Chapter 18

Since sFLC assays are intrinsically more sensitive than sIFE for detection of monoclonal FLC production (Chapter 4), earlier detection of tumour relapse should be possible in IIMM patients who relapse with FLCs alone or potentially, a proportion of those who relapse with intact immunoglobulins and FLCs. In a study of 187 MM patients, Willenbacher et al. [404] found that relapse was detected a median of 3 months earlier by sFLC levels than by conventional monoclonal protein measurements. Similar findings were reported by Dejoie et al. [1202], who reported that of the 228 IIMM patients who progressed by SPE, 6.25% showed an increase in sFLCs that preceded the increase in intact immunoglobulin, by a median of 63 days. In a smaller study by Mösbauer et al. [320], relapse was identified earlier in eight of nine IIMM patients when sFLC ratios were used rather than IFE (median, 98 days; range 35 - 238 days) (Figure 18.9).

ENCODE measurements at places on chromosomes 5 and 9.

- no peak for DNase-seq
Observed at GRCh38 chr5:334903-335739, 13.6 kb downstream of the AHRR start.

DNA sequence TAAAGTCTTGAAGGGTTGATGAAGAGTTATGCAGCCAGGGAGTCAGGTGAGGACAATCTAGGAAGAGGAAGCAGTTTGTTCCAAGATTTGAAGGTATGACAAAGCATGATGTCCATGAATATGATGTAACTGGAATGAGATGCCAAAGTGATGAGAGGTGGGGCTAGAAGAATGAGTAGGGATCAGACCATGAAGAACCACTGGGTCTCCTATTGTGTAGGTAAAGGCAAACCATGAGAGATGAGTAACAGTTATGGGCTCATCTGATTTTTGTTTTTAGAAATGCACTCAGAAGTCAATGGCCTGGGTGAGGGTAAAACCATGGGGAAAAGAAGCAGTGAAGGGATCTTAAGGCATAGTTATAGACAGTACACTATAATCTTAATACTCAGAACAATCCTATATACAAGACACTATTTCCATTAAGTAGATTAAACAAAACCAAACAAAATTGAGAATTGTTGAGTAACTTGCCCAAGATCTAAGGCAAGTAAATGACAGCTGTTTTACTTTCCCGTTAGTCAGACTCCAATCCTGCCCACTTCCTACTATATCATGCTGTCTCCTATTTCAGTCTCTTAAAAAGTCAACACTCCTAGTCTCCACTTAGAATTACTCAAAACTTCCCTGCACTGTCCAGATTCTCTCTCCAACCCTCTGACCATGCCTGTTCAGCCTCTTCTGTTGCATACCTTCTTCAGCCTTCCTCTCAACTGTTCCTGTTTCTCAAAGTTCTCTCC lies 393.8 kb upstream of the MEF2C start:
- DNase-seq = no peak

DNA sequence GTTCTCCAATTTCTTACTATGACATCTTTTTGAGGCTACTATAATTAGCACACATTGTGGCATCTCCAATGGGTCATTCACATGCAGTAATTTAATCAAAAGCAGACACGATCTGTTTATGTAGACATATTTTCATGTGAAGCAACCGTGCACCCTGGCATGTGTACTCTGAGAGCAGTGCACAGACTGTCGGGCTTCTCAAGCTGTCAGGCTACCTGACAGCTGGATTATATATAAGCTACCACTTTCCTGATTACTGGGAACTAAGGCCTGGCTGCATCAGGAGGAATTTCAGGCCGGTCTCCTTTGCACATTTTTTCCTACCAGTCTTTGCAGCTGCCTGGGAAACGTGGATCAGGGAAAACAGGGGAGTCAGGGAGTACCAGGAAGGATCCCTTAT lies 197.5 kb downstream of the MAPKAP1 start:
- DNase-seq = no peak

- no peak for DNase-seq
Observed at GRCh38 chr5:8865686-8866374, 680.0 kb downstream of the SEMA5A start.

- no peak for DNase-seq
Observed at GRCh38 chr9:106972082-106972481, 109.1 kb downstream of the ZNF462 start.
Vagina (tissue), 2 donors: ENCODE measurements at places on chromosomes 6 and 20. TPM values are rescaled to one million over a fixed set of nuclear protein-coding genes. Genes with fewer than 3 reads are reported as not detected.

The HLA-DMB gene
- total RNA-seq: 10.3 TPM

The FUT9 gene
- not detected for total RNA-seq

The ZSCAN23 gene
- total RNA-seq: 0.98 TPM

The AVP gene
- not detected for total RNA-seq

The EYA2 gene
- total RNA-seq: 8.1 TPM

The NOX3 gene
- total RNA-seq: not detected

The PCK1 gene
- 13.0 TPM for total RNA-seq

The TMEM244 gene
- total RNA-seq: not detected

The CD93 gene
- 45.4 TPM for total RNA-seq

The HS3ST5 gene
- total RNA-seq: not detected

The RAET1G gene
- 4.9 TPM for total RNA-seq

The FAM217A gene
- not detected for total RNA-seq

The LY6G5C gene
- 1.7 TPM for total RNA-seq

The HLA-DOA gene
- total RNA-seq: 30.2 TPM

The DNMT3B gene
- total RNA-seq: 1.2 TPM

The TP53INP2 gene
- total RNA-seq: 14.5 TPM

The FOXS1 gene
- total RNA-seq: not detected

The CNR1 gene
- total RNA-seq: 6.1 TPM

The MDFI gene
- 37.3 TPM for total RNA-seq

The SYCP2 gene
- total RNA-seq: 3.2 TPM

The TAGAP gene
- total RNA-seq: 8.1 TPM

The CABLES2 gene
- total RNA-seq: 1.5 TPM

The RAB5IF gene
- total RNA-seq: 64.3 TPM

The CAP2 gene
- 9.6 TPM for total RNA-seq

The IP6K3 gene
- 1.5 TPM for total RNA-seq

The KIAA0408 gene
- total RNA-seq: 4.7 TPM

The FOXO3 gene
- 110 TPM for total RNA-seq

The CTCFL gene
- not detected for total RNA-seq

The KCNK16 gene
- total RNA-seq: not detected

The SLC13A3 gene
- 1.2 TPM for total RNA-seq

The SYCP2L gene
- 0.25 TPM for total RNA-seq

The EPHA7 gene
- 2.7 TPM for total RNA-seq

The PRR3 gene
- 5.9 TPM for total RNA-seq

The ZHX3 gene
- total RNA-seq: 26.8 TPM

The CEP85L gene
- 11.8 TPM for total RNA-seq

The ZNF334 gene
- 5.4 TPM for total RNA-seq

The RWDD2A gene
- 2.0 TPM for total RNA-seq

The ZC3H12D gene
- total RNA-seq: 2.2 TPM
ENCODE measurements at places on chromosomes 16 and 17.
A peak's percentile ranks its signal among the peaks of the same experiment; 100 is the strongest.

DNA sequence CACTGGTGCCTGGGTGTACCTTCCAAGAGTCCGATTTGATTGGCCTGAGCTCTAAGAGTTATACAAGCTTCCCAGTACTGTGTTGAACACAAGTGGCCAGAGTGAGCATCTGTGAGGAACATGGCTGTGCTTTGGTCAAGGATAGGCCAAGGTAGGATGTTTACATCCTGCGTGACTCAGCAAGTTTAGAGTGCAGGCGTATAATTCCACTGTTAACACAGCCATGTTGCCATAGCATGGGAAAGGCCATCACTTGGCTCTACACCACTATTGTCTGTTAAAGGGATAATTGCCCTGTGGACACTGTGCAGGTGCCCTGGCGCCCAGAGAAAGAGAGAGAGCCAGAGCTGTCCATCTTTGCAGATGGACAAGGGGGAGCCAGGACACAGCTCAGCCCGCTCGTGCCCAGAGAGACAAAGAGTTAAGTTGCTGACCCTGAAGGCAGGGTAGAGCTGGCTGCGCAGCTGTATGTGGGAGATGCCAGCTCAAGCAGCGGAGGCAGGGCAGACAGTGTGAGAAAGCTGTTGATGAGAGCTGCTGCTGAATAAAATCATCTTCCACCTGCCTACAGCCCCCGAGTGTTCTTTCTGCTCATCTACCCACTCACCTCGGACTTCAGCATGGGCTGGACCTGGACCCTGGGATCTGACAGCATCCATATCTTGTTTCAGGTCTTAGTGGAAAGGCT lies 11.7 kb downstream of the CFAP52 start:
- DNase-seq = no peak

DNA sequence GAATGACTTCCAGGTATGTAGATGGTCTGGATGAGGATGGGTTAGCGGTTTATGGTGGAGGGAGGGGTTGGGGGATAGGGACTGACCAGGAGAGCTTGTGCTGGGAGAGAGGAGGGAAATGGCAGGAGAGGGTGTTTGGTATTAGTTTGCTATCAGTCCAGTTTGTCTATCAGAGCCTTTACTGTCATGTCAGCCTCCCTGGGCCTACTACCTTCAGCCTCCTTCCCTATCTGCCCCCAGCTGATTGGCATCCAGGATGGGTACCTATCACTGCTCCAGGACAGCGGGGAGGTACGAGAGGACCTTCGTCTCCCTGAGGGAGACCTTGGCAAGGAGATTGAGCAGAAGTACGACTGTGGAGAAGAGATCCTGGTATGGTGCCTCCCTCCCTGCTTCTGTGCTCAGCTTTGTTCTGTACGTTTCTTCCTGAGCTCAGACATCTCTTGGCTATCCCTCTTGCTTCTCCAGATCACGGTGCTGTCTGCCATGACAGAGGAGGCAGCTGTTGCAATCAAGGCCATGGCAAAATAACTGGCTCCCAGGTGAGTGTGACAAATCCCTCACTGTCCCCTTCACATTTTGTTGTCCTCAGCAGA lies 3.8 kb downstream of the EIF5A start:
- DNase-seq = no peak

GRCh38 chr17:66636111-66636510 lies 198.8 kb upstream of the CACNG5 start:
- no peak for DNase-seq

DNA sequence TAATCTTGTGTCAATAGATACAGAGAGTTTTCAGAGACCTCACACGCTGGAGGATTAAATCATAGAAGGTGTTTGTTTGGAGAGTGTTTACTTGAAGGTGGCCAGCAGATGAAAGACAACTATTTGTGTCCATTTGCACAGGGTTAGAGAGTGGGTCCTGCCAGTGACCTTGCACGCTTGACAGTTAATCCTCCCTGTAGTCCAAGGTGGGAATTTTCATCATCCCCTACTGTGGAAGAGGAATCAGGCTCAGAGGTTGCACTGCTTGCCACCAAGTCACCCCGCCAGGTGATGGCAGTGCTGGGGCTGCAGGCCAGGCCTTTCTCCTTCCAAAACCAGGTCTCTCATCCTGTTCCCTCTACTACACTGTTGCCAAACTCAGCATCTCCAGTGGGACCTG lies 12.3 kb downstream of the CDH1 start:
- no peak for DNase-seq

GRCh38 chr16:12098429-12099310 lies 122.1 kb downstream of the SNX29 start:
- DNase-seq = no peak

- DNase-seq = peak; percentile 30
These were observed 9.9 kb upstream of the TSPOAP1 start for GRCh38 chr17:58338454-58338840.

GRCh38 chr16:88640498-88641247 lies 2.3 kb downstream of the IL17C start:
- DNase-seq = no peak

In situations where relapse occurs relatively rapidly after successful treatment (i.e. within a few months), due to their relatively long half-life, monoclonal IgG levels may not normalise before relapse. Therefore, falling concentrations of IgG hide the early increases caused by tumour relapse. In contrast, because of their short half-life, an increase in sFLCs at relapse occurs from lower baseline levels and can be more readily detected. This is illustrated in a case study by Fuchida et al. [335] (Figure 18.10).